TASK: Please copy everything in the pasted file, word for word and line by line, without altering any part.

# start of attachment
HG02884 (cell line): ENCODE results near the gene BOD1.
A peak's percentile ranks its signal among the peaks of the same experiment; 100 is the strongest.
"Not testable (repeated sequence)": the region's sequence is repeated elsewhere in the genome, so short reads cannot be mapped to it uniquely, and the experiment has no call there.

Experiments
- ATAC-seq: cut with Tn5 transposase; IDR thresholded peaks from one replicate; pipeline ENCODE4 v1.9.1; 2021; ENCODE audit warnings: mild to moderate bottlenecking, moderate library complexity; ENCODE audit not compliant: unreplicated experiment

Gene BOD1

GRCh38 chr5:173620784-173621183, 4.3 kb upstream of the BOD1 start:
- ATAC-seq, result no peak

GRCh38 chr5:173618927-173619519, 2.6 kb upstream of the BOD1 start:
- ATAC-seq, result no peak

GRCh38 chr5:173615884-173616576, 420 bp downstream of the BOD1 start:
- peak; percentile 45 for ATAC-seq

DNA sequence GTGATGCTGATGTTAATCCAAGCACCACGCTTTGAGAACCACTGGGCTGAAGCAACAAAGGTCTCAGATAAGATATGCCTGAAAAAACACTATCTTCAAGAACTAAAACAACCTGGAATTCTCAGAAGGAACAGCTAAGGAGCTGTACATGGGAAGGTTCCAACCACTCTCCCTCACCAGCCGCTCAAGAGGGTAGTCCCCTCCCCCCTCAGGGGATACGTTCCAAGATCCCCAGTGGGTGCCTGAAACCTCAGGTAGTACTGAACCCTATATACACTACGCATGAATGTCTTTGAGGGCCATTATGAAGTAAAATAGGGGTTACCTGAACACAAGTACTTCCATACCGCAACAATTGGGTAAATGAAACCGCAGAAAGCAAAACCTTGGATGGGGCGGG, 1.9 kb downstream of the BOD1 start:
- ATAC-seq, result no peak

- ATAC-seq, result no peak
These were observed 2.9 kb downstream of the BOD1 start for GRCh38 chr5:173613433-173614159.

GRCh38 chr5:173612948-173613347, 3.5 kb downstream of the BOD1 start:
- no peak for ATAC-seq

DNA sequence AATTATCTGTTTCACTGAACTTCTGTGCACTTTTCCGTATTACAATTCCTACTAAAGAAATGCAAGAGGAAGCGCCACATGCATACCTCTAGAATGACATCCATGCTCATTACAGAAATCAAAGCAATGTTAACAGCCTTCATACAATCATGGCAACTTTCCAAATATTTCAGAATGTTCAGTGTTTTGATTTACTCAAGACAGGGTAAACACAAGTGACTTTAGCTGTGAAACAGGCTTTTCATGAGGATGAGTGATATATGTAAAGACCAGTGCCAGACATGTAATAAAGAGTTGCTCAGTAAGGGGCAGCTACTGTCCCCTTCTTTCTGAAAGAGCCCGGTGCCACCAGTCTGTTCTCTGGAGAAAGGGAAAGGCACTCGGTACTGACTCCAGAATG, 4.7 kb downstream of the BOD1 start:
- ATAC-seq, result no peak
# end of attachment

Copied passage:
HG02884 (cell line): ENCODE results near the gene BOD1.
A peak's percentile ranks its signal among the peaks of the same experiment; 100 is the strongest.
"Not testable (repeated sequence)": the region's sequence is repeated elsewhere in the genome, so short reads cannot be mapped to it uniquely, and the experiment has no call there.

Experiments
- ATAC-seq: cut with Tn5 transposase; IDR thresholded peaks from one replicate; pipeline ENCODE4 v1.9.1; 2021; ENCODE audit warnings: mild to moderate bottlenecking, moderate library complexity; ENCODE audit not compliant: unreplicated experiment

Gene BOD1

GRCh38 chr5:173620784-173621183, 4.3 kb upstream of the BOD1 start:
- ATAC-seq, result no peak

GRCh38 chr5:173618927-173619519, 2.6 kb upstream of the BOD1 start:
- ATAC-seq, result no peak

GRCh38 chr5:173615884-173616576, 420 bp downstream of the BOD1 start:
- peak; percentile 45 for ATAC-seq

DNA sequence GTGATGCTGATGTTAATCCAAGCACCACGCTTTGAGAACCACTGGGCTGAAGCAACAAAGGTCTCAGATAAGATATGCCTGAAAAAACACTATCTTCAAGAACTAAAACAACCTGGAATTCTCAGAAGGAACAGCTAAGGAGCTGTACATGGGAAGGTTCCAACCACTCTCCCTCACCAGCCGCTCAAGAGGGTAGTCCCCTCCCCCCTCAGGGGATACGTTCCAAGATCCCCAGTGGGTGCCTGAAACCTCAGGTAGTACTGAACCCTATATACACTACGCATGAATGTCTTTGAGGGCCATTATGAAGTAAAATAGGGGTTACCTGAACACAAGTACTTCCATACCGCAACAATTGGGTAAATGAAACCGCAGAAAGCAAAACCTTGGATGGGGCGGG, 1.9 kb downstream of the BOD1 start:
- ATAC-seq, result no peak

- ATAC-seq, result no peak
These were observed 2.9 kb downstream of the BOD1 start for GRCh38 chr5:173613433-173614159.

GRCh38 chr5:173612948-173613347, 3.5 kb downstream of the BOD1 start:
- no peak for ATAC-seq

DNA sequence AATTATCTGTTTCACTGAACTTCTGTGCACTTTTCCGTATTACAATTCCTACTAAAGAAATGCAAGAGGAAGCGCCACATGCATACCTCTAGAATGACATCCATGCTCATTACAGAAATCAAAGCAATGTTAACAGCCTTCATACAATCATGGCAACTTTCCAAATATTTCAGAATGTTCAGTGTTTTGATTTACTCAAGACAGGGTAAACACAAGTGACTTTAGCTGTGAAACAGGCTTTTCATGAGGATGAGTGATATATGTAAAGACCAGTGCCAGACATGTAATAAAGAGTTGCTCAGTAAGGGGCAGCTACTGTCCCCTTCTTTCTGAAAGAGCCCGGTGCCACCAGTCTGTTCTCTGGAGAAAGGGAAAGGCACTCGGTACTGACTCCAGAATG, 4.7 kb downstream of the BOD1 start:
- ATAC-seq, result no peak